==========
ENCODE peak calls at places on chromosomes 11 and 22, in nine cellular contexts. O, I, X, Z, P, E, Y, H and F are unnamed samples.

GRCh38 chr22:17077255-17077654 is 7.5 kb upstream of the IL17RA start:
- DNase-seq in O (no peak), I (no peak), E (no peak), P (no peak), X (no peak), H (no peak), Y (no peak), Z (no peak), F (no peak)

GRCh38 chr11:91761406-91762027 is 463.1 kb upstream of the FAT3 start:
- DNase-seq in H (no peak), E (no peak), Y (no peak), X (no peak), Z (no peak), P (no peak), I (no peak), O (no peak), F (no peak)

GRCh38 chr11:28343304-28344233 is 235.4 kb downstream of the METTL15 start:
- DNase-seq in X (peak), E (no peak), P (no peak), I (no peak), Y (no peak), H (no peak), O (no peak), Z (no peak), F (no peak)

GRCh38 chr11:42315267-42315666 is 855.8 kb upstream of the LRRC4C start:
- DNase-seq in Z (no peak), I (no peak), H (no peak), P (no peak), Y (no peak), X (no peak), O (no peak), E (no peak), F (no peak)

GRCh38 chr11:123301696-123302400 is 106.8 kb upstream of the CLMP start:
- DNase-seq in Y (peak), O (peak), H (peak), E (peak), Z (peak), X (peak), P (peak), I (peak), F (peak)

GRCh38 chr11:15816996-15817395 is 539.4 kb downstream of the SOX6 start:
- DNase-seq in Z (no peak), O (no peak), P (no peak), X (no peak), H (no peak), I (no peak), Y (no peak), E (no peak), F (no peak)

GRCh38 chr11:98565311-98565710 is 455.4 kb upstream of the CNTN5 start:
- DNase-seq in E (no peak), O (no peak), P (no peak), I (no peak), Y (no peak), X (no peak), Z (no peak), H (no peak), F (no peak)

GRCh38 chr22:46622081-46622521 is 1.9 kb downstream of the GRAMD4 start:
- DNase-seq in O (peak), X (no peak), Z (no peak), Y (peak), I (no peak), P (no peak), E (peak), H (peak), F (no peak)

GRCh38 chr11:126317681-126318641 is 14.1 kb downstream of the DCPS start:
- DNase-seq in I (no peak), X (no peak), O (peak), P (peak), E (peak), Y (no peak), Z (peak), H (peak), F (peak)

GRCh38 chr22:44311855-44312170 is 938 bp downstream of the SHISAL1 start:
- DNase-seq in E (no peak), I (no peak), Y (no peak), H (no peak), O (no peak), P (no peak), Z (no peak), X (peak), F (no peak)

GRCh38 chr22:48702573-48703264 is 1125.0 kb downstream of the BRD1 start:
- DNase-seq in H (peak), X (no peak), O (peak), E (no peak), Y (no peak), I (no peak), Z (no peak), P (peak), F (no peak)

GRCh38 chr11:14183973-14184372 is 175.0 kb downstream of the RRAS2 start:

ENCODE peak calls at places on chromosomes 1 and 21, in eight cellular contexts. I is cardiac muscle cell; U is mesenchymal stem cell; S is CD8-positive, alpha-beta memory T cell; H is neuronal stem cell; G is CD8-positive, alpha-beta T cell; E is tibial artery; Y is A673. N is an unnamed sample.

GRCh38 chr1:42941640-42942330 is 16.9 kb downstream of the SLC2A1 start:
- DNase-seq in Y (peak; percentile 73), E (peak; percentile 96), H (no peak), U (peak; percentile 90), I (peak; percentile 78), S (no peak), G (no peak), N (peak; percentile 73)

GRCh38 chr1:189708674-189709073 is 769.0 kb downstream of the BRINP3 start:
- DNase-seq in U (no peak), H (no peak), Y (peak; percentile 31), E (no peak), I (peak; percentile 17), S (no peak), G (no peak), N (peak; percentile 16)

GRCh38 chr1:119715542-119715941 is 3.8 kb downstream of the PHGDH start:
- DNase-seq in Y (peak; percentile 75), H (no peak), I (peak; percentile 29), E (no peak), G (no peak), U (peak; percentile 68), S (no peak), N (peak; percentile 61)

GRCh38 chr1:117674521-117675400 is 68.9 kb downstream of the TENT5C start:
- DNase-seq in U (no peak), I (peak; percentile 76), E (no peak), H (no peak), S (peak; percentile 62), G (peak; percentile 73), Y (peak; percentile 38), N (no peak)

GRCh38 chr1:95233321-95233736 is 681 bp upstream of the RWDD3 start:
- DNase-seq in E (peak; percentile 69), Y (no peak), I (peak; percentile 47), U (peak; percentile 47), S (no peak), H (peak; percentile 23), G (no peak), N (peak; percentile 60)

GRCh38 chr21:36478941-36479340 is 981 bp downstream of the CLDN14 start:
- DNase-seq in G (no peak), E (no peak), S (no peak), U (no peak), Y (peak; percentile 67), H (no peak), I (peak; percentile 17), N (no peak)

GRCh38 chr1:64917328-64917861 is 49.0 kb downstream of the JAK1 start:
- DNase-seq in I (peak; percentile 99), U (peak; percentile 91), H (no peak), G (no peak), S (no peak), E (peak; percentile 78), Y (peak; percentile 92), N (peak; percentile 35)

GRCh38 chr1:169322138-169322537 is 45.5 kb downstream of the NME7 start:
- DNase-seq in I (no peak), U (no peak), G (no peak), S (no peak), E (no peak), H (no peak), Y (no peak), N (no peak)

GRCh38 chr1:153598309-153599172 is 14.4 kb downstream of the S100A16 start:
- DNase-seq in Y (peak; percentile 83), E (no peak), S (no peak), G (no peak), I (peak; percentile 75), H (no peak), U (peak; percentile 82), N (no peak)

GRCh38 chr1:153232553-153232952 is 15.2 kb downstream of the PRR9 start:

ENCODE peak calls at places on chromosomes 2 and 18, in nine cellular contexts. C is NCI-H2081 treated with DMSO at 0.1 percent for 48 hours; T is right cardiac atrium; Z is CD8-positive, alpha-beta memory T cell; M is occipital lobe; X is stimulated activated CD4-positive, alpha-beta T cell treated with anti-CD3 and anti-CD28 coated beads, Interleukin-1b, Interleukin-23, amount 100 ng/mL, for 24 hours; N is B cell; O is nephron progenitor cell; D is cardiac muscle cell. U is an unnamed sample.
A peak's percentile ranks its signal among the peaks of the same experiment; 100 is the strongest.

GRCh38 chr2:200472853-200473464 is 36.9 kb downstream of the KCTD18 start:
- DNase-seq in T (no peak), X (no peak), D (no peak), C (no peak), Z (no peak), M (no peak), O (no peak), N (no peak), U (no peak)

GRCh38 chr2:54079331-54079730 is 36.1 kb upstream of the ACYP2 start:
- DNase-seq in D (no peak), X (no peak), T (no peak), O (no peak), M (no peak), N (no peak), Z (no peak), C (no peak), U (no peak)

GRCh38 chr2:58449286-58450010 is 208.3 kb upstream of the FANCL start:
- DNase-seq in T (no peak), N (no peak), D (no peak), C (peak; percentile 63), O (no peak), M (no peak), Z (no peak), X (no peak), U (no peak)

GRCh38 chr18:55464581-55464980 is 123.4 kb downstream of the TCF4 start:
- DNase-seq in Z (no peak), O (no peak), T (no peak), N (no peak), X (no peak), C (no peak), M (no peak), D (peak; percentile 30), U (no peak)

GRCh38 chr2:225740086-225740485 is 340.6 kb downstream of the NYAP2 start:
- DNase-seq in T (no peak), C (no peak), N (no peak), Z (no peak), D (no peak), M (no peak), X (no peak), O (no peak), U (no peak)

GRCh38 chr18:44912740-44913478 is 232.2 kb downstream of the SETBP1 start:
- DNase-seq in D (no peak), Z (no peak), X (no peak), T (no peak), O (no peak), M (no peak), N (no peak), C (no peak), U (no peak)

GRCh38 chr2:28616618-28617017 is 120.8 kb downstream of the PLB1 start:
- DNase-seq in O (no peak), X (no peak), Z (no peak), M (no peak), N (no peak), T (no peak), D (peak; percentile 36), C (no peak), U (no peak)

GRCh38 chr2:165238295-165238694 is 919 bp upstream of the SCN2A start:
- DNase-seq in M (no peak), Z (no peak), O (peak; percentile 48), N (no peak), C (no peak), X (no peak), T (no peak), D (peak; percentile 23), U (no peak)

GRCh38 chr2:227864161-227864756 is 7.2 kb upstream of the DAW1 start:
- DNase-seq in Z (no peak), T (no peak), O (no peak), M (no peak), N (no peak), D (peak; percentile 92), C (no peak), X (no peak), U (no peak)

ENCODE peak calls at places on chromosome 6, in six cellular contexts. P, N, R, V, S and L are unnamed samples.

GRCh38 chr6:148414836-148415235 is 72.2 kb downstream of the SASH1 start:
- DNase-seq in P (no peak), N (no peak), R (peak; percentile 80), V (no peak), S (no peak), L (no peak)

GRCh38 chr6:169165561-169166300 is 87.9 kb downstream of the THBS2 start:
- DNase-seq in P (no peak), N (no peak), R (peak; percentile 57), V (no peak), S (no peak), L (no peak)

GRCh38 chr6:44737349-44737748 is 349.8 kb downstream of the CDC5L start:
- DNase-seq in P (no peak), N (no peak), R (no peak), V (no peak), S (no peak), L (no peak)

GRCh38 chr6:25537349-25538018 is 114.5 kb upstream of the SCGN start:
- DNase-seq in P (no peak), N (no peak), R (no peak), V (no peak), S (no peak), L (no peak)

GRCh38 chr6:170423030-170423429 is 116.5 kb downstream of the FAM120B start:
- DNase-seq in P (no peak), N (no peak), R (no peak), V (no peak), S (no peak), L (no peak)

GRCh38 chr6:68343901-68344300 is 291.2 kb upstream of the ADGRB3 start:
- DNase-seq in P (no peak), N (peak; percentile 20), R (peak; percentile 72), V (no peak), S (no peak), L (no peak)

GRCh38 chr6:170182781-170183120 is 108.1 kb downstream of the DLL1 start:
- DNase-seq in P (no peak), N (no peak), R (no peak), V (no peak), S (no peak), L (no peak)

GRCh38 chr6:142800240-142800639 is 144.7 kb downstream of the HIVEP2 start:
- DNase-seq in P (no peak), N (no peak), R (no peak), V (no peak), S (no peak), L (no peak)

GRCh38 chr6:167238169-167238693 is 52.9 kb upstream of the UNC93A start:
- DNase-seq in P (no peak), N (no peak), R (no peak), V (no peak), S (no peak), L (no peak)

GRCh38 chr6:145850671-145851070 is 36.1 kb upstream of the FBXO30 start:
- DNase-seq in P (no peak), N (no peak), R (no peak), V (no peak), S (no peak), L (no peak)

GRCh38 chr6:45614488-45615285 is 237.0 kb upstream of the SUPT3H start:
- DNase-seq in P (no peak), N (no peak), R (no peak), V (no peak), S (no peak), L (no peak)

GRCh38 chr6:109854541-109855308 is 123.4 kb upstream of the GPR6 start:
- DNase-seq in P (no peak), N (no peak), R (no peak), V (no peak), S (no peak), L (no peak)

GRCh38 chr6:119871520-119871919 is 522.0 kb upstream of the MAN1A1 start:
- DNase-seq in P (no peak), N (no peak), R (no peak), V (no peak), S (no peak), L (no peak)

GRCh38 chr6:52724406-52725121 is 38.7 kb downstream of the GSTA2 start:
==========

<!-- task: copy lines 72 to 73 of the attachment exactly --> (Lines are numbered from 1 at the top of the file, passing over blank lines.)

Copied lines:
GRCh38 chr6:25537349-25538018 is 114.5 kb upstream of the SCGN start:
- DNase-seq in P (no peak), N (no peak), R (no peak), V (no peak), S (no peak), L (no peak)